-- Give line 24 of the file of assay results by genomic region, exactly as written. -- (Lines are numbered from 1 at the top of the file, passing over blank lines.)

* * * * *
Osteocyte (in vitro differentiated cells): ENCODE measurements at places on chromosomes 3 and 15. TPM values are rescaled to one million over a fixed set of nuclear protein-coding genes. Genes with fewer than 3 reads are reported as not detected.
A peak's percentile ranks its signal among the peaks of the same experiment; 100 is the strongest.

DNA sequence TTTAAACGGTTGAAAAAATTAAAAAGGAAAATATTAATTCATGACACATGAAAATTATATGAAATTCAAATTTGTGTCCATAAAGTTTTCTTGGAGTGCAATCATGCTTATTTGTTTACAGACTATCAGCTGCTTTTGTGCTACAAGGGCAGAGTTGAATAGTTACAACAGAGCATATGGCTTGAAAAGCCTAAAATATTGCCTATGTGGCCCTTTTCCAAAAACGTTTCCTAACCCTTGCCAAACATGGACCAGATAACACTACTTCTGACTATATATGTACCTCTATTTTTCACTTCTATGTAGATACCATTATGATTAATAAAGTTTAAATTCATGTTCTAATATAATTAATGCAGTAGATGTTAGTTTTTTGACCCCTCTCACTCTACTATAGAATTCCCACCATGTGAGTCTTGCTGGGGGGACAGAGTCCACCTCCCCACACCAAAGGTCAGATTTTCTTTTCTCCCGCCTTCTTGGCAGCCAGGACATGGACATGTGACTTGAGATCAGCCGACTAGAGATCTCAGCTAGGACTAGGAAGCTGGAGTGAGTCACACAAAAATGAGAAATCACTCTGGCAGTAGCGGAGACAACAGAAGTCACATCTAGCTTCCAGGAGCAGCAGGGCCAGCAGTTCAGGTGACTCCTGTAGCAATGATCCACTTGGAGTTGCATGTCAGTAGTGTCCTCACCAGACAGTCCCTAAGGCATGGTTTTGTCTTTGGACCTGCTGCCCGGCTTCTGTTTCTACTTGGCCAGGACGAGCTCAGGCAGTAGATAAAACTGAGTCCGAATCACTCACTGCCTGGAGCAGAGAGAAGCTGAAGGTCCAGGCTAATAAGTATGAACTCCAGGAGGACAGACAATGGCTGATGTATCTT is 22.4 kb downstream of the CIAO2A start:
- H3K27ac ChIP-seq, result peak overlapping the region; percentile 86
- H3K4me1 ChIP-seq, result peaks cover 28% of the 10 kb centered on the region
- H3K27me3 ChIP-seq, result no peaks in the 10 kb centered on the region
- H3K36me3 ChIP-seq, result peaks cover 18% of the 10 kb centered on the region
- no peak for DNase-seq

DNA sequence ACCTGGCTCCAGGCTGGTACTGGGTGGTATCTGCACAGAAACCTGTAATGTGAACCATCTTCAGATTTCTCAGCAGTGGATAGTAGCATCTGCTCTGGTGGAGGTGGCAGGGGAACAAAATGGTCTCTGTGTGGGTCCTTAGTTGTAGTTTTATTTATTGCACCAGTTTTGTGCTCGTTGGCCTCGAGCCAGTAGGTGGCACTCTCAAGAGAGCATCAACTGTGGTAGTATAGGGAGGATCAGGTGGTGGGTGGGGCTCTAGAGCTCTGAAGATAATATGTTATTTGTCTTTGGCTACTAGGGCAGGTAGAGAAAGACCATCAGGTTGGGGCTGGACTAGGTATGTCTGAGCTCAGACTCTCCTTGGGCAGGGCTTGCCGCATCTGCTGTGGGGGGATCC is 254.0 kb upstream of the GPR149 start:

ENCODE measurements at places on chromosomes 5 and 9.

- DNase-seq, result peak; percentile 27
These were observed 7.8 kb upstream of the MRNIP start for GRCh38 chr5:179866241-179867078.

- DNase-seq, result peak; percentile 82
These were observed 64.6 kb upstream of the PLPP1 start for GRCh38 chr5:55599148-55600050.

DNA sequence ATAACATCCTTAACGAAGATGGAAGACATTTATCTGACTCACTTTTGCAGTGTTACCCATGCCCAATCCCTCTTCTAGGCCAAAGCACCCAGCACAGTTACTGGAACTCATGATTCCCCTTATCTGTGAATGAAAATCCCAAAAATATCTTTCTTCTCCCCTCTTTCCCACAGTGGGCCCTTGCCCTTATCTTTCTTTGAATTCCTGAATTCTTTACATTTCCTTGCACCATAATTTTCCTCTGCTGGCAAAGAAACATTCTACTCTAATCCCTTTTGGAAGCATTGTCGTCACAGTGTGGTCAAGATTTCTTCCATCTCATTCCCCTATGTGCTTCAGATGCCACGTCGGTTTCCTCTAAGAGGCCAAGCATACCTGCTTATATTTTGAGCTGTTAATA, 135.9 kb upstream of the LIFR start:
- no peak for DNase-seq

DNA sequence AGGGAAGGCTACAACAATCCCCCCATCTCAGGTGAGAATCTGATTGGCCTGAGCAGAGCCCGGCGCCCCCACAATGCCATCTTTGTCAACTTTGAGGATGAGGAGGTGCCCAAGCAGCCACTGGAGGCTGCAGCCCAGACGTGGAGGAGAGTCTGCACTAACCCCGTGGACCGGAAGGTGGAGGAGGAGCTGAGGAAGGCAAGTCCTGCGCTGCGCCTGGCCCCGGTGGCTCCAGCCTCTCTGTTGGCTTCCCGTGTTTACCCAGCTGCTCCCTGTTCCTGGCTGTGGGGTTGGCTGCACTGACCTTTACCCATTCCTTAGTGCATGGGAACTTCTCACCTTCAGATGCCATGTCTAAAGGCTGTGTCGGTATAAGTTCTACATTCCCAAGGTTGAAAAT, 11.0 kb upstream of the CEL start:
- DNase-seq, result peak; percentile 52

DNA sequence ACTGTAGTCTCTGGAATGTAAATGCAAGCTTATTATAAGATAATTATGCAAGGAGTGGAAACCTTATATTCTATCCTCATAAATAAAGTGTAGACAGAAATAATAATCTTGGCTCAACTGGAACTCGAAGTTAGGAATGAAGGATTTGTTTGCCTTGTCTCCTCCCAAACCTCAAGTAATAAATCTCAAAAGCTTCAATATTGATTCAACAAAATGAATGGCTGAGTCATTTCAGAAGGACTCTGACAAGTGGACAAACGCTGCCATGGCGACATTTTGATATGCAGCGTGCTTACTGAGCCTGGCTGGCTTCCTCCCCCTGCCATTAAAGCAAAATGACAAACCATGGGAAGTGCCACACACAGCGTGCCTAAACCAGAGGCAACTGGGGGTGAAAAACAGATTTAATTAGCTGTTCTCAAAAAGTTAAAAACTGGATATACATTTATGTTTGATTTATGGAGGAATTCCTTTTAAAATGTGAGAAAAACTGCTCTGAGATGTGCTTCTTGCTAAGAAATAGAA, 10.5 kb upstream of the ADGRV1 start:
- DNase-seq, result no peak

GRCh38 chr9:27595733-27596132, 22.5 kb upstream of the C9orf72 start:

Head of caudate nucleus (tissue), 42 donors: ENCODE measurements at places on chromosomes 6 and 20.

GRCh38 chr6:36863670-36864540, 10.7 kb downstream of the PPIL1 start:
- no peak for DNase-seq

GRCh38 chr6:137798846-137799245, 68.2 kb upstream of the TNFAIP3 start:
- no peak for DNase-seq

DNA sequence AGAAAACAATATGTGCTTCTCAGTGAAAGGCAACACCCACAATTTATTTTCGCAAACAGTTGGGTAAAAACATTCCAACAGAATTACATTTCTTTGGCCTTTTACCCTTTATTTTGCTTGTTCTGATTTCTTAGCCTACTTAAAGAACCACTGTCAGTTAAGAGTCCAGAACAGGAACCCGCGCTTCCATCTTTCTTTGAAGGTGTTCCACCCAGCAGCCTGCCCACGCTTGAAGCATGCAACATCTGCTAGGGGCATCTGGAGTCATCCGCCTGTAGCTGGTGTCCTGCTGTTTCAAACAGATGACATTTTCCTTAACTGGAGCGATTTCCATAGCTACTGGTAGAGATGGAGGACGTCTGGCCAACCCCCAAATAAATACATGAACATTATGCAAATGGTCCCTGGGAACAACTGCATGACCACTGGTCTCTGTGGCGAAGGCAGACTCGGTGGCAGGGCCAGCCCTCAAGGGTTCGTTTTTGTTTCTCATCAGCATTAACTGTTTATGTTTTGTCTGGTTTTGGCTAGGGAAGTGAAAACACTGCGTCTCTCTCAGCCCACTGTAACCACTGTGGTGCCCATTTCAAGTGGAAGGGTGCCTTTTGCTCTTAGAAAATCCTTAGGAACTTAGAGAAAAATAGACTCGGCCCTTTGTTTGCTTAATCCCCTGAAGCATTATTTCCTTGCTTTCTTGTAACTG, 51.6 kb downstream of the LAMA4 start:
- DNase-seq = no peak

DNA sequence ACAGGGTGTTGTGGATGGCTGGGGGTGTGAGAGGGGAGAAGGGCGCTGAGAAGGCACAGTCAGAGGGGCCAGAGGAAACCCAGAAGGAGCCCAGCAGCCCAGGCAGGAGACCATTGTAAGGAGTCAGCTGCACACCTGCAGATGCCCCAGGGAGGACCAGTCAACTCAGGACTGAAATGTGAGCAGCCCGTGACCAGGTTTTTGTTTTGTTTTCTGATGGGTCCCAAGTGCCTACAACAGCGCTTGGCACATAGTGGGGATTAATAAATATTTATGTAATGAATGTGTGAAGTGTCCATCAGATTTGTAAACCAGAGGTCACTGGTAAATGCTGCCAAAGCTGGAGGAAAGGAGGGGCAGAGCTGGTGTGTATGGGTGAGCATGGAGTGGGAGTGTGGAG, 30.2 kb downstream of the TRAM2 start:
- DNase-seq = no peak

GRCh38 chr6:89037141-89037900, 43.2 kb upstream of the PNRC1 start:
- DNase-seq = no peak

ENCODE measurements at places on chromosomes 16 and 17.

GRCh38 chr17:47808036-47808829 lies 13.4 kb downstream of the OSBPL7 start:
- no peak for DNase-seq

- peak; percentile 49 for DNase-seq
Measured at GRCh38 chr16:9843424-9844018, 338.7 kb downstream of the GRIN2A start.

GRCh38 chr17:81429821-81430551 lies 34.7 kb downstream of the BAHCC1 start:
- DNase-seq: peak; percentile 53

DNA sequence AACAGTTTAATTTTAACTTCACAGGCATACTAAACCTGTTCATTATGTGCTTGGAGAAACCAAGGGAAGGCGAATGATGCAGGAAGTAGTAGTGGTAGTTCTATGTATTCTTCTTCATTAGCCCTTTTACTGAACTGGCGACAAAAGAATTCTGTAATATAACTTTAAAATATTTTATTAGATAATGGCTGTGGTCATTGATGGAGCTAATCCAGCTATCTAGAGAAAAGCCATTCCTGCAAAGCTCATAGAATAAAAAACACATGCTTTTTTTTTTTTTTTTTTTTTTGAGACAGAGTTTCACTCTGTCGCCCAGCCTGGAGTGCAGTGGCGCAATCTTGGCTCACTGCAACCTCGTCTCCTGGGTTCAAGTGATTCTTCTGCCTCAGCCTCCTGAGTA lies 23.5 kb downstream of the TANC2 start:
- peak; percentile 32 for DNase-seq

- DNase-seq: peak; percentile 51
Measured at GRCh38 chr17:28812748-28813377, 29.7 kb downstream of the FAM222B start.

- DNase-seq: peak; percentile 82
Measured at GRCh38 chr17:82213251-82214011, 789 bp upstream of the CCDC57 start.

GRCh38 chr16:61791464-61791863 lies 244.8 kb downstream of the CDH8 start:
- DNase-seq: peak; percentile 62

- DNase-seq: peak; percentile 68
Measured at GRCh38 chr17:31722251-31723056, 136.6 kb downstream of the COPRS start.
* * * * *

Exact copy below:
- no peak for DNase-seq